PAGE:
The closure of Canada’s fishery, ocean and environmental library is part of the Canadian administration’s efforts to reduce the size of government. The Department of Fisheries and Oceans (DFO) states that merging nine regional facilities into two central libraries “allows for easier search and access to clients no matter their location.”
Death of Evidence
The closure of these institutes might have been the straw that broke the camel’s back. Ever since the Harper administration took office in 2006, there has been a lot of friction between scientists and the government. In May 2013, Canadian scientists were so frustrated with the government’s scientific communications policies and cuts to research programs that they took to the streets to decry the “Death of Evidence.”
Canadian Nobel Prize winner and climate scientist Andrew Weaver argued that there is a crisis “in terms of the development of information and science to inform decision-making. What we have replaced that with is an ideological approach to decision-making.”
Burn the Evidence
At the same time as closing the fishery libraries, the government has stopped research groups that depended on those libraries such as the Experimental Lakes Area, the Hazardous Materials Information Review Commission and the DFO’s contaminants research program. The Freshwater Institute as well as the Centre for Offshore Oil, Gas and Energy Research have lost much of their funding and staff, too.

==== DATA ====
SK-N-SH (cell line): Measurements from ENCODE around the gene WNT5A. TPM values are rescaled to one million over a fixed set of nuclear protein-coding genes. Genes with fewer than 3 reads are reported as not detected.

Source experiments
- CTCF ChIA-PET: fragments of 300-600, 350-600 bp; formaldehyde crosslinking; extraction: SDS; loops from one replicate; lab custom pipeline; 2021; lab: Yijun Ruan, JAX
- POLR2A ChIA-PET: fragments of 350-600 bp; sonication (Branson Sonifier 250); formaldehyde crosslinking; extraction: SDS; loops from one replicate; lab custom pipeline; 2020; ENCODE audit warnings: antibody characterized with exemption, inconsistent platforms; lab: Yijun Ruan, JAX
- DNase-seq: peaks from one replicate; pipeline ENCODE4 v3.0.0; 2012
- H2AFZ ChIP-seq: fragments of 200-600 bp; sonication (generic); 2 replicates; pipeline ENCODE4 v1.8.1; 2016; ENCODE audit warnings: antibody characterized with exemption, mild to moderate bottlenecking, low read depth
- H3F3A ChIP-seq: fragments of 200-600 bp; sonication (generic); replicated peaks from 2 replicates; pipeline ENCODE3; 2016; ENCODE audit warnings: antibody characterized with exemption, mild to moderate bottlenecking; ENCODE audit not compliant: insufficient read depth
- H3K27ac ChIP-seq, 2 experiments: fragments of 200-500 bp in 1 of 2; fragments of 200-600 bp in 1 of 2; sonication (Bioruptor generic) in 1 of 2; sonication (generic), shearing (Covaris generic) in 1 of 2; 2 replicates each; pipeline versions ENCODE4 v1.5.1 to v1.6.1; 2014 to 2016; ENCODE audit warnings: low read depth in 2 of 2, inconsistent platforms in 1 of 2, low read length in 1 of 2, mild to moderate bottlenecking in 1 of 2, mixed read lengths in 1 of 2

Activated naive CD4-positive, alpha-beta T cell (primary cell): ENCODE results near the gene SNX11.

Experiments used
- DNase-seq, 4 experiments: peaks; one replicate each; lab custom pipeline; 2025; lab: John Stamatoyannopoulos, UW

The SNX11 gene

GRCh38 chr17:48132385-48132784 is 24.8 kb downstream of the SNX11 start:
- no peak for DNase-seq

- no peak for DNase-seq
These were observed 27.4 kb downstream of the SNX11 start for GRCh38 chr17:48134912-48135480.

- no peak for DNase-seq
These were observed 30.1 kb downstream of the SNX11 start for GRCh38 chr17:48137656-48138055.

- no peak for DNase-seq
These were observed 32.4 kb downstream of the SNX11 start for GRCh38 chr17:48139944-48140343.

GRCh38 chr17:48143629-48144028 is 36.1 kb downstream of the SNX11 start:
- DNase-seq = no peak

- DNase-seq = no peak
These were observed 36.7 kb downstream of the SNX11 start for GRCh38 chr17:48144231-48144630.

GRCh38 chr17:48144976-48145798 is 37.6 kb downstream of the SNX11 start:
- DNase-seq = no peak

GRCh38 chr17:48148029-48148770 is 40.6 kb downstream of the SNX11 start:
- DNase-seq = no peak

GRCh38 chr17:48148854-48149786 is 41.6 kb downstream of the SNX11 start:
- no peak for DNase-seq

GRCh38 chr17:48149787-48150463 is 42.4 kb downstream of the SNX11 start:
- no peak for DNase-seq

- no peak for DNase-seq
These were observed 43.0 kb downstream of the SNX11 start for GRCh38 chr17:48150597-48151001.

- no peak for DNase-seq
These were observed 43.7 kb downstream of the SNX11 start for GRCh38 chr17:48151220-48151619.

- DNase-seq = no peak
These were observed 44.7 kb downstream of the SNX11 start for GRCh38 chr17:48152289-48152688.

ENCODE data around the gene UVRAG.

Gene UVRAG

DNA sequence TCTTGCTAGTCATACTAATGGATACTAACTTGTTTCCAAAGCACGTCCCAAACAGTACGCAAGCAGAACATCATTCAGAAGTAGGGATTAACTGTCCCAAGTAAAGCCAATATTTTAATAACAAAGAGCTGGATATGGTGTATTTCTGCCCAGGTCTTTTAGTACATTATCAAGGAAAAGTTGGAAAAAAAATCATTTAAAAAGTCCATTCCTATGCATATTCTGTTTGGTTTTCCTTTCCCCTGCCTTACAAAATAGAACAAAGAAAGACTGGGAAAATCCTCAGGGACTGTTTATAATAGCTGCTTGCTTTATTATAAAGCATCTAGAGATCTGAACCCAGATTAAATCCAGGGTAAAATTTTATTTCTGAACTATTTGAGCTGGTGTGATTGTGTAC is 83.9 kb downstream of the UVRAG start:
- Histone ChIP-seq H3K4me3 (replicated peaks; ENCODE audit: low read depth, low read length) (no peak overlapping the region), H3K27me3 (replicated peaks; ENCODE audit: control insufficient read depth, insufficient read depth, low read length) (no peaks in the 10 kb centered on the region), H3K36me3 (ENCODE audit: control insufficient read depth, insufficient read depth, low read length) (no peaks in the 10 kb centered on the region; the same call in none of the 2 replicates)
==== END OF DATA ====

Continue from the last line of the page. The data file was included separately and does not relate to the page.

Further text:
“Many collections ended up in dumpsters while others such as Winnipeg’s historic Freshwater Institute library were scavenged by citizens, scientists and local environmental consultants. Others were burned or went to landfills”, scientists stated.
Budget cut or libricide?
“The Department of Fisheries and Oceans has claimed that all useful information from the closed libraries is available in digital form. This is simply not true. Much of the material is lost forever,” an anonymous researcher from DFO reported to The Tyee.
“The consolidation of DFO’s scientific research libraries from nine to only two (Institute of Ocean Sciences and at the Bedford Institute of Oceanography in the fall of 2013 has a dealt a major blow to DFO’s research capacity and the morale of its scientists. The decision was made by executives within the Department as a cost-cutting exercise without any consultation with research scientists or any consideration of the impact it would have, both psychologically and materially, on research in the Department.”
“Each of the nine libraries had holdings totaling many hundreds of thousands of items, many of which were unique to that region documenting the early studies on local fisheries and marine ecosystems. As well, distributed across the libraries were early monographs and expedition reports that have wonderful hand tinted illustrations – collectors’ items worth thousands of dollars. There were also thousands of textbooks and manuals related to fisheries and marine sciences. In the rush to implement the executive decision the library holdings are being unceremoniously dumped without any public record of what we are losing and what will be left. This amounts to ‘libricide’,” an anonymous scientist from DFO concludes. The discussion whether it was libricide will continue, but it is clear that the impact of these library closures on the operations and morale of the researchers has been immense.
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